Lanterman Developmental Center - People with developmental disabilities are now perceived as individuals with special needs rather than "'patients," and referred to as "clients". By dropping "State Hospital" during the nineteen-eighties, Developmental Centers throughout California adopted this philosophy and promoted the fact that all clients receive progressive habilitation training
Location: Fairplex Gate 12
Will Orb go 2 out of 3 in his race for the Triple Crown? Don't miss the horse racing action on more than 70 flat screen TVs at Finish Line Sports Grill!
Reservations for tables are required. Please call (909) 865-4173 to make your reservation today! Hurry, space is limited.
Location: Fairplex - White Lot
Cars, trucks, vans & more!
More than 150 vehicles, police cars, pickup trucks, utility trucks, dump trucks, aerial trucks, fuel trucks, motorgrader, trailers and many more will be featured at this event!
Pomona auction will be simulcast live through EquipmentFacts.com
See auction listings here.
Friday: 9 a.m. - 4 p.m. (Preview Day)
Saturday: 10 a.m.(Auction Begins) - 5 p.m.
The Flowmaster NMCA WEST racing series continues at the celebrated Auto Club Raceway of Pomona, May 17-19.
Competitors in 10 classes, including the six-second 240 mph Garrett Turbo Pro Street cars, will chase points toward a year-end prize and the title of World Champion. Event champions will take home a coveted Wally trophy, which is named for NHRA founder Wally Parks.
One of the staples of any NMCA event is the True Street class, designed for real, tagged and insured street-going vehicles that can make a 30-mile cruise along with three back-to-back-to-back passes for the ultimate torture test of a street car. The winner, or “King” of the event, receives a six-foot-tall trophy, a cape, and crown to go along with the media exposure an NMCA True Street win provides.
Hours: Friday - 8 a.m. - 7 p.m.
Saturday - 8 a.m. - 7 p.m.
Sunday - 8 a.m. - 6 p.m.
$70 weekend/ $45 2-day/$20 single day
12 and under FREE
Parking at Gate 17
How to Race True Street Click Here!
True Street Class Purses & Rules Click Here!
E-Bill Services are now available to Pomona utility customers! Take advantage of the benefits that this FREE online service has to offer by enrolling now.
• View your bills online 24/7
• Go paperless and have your bills e-mailed to you
• Pay your bill online with a checking or savings account
• Make one-time payments with a checking or savings account
• Sign up for automatic payments with a checking or savings account
To get started, you will need your customer number and account number from your most recent bill and your service address.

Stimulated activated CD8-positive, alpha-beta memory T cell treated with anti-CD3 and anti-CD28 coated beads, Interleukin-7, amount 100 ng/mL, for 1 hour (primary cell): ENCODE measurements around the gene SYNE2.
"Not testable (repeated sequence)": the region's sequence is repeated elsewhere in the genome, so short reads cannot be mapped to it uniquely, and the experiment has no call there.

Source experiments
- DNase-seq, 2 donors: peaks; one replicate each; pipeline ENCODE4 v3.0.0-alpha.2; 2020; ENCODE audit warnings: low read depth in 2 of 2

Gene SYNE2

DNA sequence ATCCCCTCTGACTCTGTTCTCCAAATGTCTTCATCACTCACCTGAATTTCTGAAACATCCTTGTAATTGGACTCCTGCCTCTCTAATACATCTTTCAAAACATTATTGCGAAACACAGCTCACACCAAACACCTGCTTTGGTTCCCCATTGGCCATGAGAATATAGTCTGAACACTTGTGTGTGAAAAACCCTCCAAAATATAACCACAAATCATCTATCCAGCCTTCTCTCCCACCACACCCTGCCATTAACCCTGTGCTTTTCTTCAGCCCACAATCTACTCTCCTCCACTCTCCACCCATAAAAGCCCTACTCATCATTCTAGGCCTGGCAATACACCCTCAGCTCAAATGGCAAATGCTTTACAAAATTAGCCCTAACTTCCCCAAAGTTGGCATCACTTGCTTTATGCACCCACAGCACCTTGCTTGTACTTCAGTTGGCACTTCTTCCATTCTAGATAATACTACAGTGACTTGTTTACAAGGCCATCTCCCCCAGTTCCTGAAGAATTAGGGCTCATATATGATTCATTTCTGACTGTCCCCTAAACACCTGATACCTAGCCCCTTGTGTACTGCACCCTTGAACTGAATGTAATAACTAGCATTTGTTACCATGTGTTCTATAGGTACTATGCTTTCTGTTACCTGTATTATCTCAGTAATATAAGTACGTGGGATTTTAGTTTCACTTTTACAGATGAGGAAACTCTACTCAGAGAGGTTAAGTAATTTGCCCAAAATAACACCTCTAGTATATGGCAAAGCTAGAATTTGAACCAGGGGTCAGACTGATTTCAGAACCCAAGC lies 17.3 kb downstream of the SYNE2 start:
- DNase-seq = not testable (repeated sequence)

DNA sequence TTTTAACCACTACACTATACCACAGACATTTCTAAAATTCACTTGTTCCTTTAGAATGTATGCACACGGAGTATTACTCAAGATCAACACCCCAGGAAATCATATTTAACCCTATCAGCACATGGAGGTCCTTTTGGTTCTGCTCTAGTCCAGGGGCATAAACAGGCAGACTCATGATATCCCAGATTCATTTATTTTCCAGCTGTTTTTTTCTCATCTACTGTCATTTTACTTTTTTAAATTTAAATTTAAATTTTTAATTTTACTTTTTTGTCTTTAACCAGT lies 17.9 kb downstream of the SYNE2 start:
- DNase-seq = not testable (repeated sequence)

If you need assistance with enrolling or using this service, please call Customer Service at 909-620-2241. Our staff is available to assist you Monday through Thursday (closed Friday) between 7:30am and 6:00pm. We’ll be happy to walk you through the process.
The Fountain to the Falls Run/Walk is a 7 mile out and back course beginning at the Fountain in Library Park to the Water Fall in Canyon Park and back.
Saturday, May 18, at 7 a.m.
- 1st- 3rd place awards for each age category.
- $35 entry fee per person includes a t-shirt.
- Registration on-line only at www.active.com.
For additional information, please contact the Department of Community Services at (626) 256-8246.
The beneficiary of funds raised during this year’s upcoming Crime Watch Street Fair, presented by Keeping the GOOD in Our Neighborhood, is scheduled to be announced Saturday.
The announcement is scheduled at 10 a.m. at Higginbotham Park on Mt. Carmel Drive. Last year’s beneficiary was the Be Perfect Foundation, which helps financially struggling families pay for spinal cord treatment. More than $3,000 was raised for the charity, organizers said.
The photo shoot is a chance to feature the beneficiary and neighborhood children and youngsters in a photo that is featured on KGNH’s web pages and materials. Nice puppies are also welcomed, KGNH organizers said.
Families who plan to attend are asked to send a private message, or email Betty at TheRealBetty@aol.com to RSVP.
“The photo shoot is usually organized chaos that is tons of fun reminiscent of herding cats and taking their picture,” organizers wrote on their Facebook page. “We need you there at 10a sharp, and COME AS YOU ARE! Nothing fancy, just REAL Mayberry fun.”
A map to the park can be found on the Keeping the GOOD in Our Neighborhood Facebook page.